Ninette of Sin Street tells the story of a destitute, illiterate, unwed Jewish mother living in Sfax, Tunisia, in the 1930s. While compelled by her circumstances to work as a prostitute, Ninette dreams of a better life in a respectable neighborhood, and an education for her son, Israel. Plucky and street-wise, Ninette enrolls Israel in the Alliance israélite universelle school—a French-based organization devoted to the education and civilization of Jews living in the Levant. The tale is told from Ninette's point of view, over the course of her visits to the school's director to check on her son's progress. A colorful first person monologue, Ninette is the story of an ordinary woman and her tribulations, but it is also the story of provincial Tunisia under the French protectorate, of the AIU and its mission, and of a bygone multilingual, multicultural world.
Danon's letter to his director strikes an intimate tone, reflecting his zeal for his chosen profession, and his fascination as he explored Sfax for the first time. Meandering through the city, Danon observes it through the lens of Orientalist literature and art—his eyes are drawn to the winding streets, the "violent" colors of the open market, and the artisans (Jewish as well as Muslim) producing traditional crafts by hand. From the chaos of the city Danon retreats to his books and meditations. Danon's letter itself might be read as a classic Orientalist tract, were it not for the complexity of his identity and origins; as a fellow Mediterranean Jew, he was a product and protégé of the very civilizing mission he would offer his students. This letter appears in print for the first time.
During his years as an AIU director and teacher, Danon penned a number of sociological and anthropological essays in addition to his fiction. In 1929, Danon travelled from Sfax to the Island of Djerba, home of the oldest Jewish community in North Africa. In vivid detail, he describes the journey by ferry, his first site of the island, the people and customs he encounters there. Danon travels to Djerba with a head full of myths; once on the island, he is startled, seemingly in equal measure, by the poverty and hospitality of his Jewish hosts. The visit prompts Danon to reflect on his own status as a "Westernized" Ottoman Jew. This is the first time "A Visit to the Jews of Djerba" has appeared in English.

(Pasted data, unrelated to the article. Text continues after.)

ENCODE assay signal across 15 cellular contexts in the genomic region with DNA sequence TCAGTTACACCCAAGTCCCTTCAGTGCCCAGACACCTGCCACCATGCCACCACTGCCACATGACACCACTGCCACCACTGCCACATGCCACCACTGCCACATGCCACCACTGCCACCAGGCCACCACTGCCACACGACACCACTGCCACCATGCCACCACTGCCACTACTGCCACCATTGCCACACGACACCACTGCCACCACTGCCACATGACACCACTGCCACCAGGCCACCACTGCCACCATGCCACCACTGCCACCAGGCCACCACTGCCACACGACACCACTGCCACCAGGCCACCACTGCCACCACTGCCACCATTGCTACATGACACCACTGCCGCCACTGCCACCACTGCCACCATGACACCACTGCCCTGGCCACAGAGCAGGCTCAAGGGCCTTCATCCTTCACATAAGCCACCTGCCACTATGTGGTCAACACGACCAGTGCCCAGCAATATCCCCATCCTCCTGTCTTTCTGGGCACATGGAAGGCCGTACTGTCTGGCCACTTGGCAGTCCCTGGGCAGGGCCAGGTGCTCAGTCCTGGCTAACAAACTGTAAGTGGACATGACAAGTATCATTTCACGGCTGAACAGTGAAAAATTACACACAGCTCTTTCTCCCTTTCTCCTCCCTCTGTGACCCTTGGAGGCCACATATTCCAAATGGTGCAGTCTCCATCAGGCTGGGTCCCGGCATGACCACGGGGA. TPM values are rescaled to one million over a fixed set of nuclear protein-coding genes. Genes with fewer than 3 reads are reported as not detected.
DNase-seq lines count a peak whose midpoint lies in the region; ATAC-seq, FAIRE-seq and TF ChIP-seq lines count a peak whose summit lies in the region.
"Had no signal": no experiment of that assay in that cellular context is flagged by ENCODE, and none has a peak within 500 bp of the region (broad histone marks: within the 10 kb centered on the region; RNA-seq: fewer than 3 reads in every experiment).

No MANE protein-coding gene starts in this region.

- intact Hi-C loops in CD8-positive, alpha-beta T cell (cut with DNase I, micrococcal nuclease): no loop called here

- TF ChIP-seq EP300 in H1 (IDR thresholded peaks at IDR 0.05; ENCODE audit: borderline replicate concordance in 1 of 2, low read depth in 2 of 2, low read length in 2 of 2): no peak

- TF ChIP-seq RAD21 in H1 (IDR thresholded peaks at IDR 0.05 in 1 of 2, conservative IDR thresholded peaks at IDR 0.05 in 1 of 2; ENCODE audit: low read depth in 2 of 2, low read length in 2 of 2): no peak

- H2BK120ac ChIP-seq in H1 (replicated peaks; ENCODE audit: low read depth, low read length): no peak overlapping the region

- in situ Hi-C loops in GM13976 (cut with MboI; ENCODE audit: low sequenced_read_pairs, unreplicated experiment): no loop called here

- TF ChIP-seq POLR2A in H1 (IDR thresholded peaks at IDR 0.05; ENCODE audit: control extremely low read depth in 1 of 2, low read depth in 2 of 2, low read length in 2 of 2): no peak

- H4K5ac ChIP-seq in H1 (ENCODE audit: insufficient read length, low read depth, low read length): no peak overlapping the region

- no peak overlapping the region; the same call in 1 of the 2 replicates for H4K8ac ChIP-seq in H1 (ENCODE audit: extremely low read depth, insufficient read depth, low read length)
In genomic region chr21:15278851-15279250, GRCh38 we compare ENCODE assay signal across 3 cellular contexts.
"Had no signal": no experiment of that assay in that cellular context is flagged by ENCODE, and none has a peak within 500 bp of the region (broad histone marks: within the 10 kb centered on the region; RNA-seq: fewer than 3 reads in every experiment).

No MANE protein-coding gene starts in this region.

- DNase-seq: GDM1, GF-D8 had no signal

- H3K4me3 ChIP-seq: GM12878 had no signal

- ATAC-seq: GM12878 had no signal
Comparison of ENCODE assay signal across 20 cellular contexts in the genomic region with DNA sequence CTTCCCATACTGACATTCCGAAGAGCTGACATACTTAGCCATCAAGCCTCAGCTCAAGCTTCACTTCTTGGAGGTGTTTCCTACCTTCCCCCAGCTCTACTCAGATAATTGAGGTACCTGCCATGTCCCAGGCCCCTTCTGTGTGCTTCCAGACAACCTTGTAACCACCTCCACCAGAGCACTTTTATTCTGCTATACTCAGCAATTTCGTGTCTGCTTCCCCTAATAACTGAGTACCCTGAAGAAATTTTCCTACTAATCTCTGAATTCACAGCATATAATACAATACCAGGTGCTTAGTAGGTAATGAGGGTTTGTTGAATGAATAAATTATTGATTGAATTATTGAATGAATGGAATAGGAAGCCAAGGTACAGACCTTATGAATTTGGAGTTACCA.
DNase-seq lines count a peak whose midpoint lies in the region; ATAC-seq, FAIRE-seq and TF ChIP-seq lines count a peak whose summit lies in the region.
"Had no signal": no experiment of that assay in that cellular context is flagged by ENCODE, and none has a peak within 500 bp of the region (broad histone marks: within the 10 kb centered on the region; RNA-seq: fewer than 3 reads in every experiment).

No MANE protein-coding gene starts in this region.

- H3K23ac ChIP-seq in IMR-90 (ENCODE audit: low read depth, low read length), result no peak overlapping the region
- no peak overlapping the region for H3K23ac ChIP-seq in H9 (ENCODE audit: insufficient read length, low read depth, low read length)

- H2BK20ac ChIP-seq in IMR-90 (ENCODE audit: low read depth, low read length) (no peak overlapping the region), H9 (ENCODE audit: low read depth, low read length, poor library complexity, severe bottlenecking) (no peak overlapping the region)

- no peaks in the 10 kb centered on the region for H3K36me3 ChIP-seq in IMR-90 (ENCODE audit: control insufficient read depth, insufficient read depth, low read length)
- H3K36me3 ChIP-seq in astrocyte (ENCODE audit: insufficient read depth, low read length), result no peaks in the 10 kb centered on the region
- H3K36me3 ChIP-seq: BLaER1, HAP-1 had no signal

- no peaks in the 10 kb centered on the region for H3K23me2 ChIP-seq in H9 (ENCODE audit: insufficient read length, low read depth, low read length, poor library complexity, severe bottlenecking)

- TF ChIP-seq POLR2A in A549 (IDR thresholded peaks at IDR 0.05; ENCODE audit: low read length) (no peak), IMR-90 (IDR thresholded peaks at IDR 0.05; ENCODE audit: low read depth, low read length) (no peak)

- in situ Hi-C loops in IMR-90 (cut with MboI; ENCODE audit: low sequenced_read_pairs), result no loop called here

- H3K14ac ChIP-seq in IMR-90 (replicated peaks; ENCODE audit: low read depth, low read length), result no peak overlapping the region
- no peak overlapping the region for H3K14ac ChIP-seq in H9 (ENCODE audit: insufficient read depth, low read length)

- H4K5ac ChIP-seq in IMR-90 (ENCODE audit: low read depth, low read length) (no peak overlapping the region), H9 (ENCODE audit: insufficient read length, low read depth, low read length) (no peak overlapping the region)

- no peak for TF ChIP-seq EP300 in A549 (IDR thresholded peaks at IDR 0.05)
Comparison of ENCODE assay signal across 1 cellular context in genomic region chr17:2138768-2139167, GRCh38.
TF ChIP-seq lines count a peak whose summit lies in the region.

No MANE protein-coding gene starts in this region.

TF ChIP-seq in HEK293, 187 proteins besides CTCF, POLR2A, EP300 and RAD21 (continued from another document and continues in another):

Danon travelled from Sfax to Gabès in order to obtain support from Gabès' rabbinical leadership for the establishment of an new Alliance Israélite Universelle school in that city. Danon arrived in Gabès as an emissary of French Republicanism and Jewish liberalism, and his perspective on the local community reflects both his ambition and his prejudice. In his eyes, Gabès' Jews are isolated, poor, persecuted, and ignorant; its rabbi an overstuffed and unyielding traditionalist detached from his community and blindly invested in Jewish learning; and the community as a whole a miniature and diluted version of the ancient Jewish community of the Island of Djerba, located just 90 kilometers south of Gabès, and long the source of Gabès' religious leadership. This letter appears in print for the first time.
In this letter, written to the AIU President in 1963, Danon reviews his career and reflects on his achievements, and those of the organization, in Tunisia. Tunisia had been an independent nation for seven years at the time of Danon's writing; he was 72 and but six years from his death. In this letter, Danon represents himself as "one of the last remaining witnesses to the miraculous accomplishments" of the AIU. Strikingly, the letter does not only laud the AIU's successes (as well as Danon's own), but also bemoans its many challenges, including chronic underfunding. Among the achievements that Danon draws attention to is his writing, including a two-volume history of the Jew of Tunisia and the sociological studies of the hara.